Colour as sound

Sometimes, Nature springs something that stops you in your tracks.

This is what stopped me in mine yesterday. Do click on the photo to get a larger image, it’s worth it! Can you believe those colours, those clouds? I have a very mild case of synaesthesia, and I could hear those colours. Think Jeremiah Clarke’s Trumpet Voluntary (formerly attributed to Henry Purcell).

You’d stop seeing it if it was like this every day, but sometimes, we’re reminded how amazing this planet is…

Miz Lizzie Adventures: Coast and country

I suffer from deep verandah envy.

That’s deep envy of deep verandahs, in case you were wondering about the ambiguity. Yesterday, we visited our friends down the coast a little. Dale is a blogging friend, and a while ago she and her husband made the brave leap from city life in Sydney to live permanently in their country bolt hole. Like any so-called idyllic setting, it has its downsides (30kms to the nearest bank/post office/supermarket, zero mobile phone signal, etc), but the sheer beauty of their surroundings, the peacefulness and the community around them are a worthy pay-off for these minor inconveniences. But what really seals the deal for me is their house. She’s a traditional Australian wooden house on stumps, high-ceilinged and with spacious rooms that nearly all open onto the verandah. And oh, what a verandah!

A great deal of their living is done there: working, eating, snoozing, Skyping friends, playing with the dog and simply gazing out at the green glory of their view. I adore that house, I would kill for that verandah, and I love spending time there, admiring the hard work they’ve put into the house and garden, the epic vegetable cage he has built to keep the marauding local wildlife out of the vegies, the enormous passionfruit vine with the biggest, shiniest fruit dangling from it that I’ve ever seen. All that…. It reminds why I first went to live in northern NSW, and why it’s still one of my most favourite spots on earth.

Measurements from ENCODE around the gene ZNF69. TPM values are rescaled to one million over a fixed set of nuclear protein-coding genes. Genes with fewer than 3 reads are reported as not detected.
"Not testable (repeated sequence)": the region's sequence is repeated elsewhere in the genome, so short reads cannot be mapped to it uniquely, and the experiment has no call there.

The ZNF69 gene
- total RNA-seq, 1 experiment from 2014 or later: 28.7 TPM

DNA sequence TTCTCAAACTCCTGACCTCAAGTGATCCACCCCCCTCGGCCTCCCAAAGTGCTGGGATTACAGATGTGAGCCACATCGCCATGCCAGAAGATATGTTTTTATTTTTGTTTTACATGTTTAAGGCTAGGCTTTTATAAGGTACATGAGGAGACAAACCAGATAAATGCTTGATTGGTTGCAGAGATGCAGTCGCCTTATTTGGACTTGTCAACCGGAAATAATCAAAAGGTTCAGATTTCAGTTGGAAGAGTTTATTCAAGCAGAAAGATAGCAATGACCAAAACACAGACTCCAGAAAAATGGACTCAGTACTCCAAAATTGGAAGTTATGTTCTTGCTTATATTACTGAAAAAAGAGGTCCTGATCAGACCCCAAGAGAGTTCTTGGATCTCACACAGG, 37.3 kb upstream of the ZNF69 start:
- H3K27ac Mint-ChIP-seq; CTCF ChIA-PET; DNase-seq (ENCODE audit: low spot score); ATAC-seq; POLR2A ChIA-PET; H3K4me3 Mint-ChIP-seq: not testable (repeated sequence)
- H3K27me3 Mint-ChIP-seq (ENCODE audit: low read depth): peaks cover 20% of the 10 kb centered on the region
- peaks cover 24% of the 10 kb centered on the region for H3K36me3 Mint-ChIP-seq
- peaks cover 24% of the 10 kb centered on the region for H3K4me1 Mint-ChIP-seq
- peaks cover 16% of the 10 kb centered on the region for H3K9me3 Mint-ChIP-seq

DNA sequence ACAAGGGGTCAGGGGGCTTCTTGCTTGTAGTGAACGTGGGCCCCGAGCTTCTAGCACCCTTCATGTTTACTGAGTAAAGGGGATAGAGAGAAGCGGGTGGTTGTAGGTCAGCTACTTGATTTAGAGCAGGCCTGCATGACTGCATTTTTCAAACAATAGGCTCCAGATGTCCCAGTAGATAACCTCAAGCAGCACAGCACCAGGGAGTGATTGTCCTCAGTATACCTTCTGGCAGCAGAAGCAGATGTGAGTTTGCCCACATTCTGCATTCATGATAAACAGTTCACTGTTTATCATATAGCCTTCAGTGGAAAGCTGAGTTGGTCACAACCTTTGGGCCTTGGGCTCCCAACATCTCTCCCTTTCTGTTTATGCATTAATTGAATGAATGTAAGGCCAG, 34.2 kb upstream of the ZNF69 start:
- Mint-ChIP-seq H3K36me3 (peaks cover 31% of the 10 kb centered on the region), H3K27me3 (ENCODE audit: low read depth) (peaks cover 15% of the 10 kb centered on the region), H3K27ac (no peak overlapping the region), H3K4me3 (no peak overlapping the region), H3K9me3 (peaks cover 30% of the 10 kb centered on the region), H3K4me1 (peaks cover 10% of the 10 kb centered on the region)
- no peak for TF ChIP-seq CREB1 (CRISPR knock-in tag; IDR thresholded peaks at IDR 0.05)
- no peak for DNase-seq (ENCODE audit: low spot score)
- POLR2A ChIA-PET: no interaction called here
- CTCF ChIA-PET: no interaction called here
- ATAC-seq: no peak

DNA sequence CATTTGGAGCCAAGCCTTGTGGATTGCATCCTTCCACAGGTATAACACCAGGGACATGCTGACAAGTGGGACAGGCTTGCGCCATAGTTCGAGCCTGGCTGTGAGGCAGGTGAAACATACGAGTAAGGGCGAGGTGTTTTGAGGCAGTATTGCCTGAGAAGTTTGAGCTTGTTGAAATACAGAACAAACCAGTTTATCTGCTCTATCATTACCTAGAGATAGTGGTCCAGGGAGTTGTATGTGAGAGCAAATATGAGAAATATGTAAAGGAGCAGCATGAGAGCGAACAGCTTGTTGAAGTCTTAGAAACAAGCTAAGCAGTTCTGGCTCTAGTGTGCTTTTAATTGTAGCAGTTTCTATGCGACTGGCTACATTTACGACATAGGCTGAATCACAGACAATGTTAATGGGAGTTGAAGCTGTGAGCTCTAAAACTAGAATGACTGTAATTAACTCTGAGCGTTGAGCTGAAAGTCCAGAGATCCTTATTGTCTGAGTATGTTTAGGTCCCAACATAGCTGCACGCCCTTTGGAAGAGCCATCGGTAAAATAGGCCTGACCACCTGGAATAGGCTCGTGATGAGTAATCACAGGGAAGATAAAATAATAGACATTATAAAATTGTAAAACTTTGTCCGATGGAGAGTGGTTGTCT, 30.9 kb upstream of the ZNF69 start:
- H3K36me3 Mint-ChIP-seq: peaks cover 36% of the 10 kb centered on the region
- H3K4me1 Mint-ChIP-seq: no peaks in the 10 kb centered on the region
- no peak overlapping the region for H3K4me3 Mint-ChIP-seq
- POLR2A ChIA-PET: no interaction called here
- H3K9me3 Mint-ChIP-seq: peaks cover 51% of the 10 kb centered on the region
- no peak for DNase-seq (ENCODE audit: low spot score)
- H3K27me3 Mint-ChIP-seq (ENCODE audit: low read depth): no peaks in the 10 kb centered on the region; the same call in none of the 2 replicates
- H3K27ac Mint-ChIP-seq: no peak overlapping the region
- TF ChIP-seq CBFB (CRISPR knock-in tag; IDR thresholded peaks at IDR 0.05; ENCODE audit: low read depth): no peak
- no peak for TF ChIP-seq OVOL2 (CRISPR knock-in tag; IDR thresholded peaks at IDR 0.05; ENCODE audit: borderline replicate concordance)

The air is full of birdsong there, and not much other noise, and though I was unable to capture the female Fairy Wrens that were hopping about and twittering loudly, I did manage a shot of this Eastern Spinebill feeding from the tubular red flowers of the grevillea. The sun caught his back at just the right moment, and his normally rather slatey blue back feathers gleam with iridescence.

And finally, no day here is complete without my walk on the beach. It was twilight when I got there, the moon was bright, the sky was clear and pristine, and the sun had just left the waves. I sat on a dead tree embedded in the sand and just absorbed it…

Today is going to be a moderately quiet day. We have some shopping to do, and are going to scope out the venue for this year’s motorbike rally in October, which is happening some 130kms up the coast from here. Miz Lizzie will wait in the sunshine for us to get home and for me to get tonight’s curry started…

Another beautiful day ahead. Life is hell…!


Miz Lizzie Adventures: Beach textures

Here’s what I was pottering around with yesterday.

There are some extraordinary textures in what’s washed up on the beach if you look closely. I love the neutral/monochrome colour palette, too. I think my favourite is the palm stem, with those delicate lacy fibres, thin and fine, but at the same time, incredibly strong.

It makes a nice collage of images, doesn’t it? I wish I could think of a way to integrate them into some sort of textural piece of fibre art….

Miz Lizzie Adventures: a serious lunch

By which I certainly don’t mean a gloomy atmosphere…

I mean the lunch was a standout, one of those blissful and delicious events that you remember for a very, very long time. We had business in Coffs Harbour this morning, and had meant to take a business associate out for lunch to say thank you for a job well done. She has flu, poor thing, so we changed our plans and the venue, and returned to our most favourite restaurant of all, where we got engaged and where we have celebrated many landmarks. It’s located at the marina, on the seawall overlooking the coast and the Solitary Islands.

Not a bad view to enjoy with your lunch…

So, knowing the size of the portions, we decided it would be a mains and desserts lunch.  The Husband had crab linguine, with home made pasta and a wonderfully tasty and chilli-infused sauce. I had roasted duck breast with beetroot, pickled fennel, walnut and goat’s cheese salad. Both were sensational, but merely a warm-up for the desserts!

The Husband’s was a Deconstructed Snickers, with caramel peanut parfait, dark chocolate soil, dark chocolate fudge, candied peanuts, a caramelised white chocolate delice and a crisp chocolate caramel wafer.

Mine was the Chocolate Assiette, with dark chocolate paste, rich chocolate rum fudge, divinely smooth milk chocolate ganache, white chocolate hazelnut cluster, an almond crisp truffle and a chocolate ‘spoon’.

Almost unconscious from the sugar rush, we decided a bit of fresh air was called for, and headed up the hill to Seeley’s Lookout, high on the range overlooking the city. It has a wonderful ‘sky bridge’, a viewing platform you can walk out on, cantilevered out of the hillside to give you a 300° view around you. On a clear day, you can see a couple of hundred kilometres to the south. We stayed a while to appreciate our blessings, absorb the beauty and do a spot of wishful thinking. And then it was time to turn for home.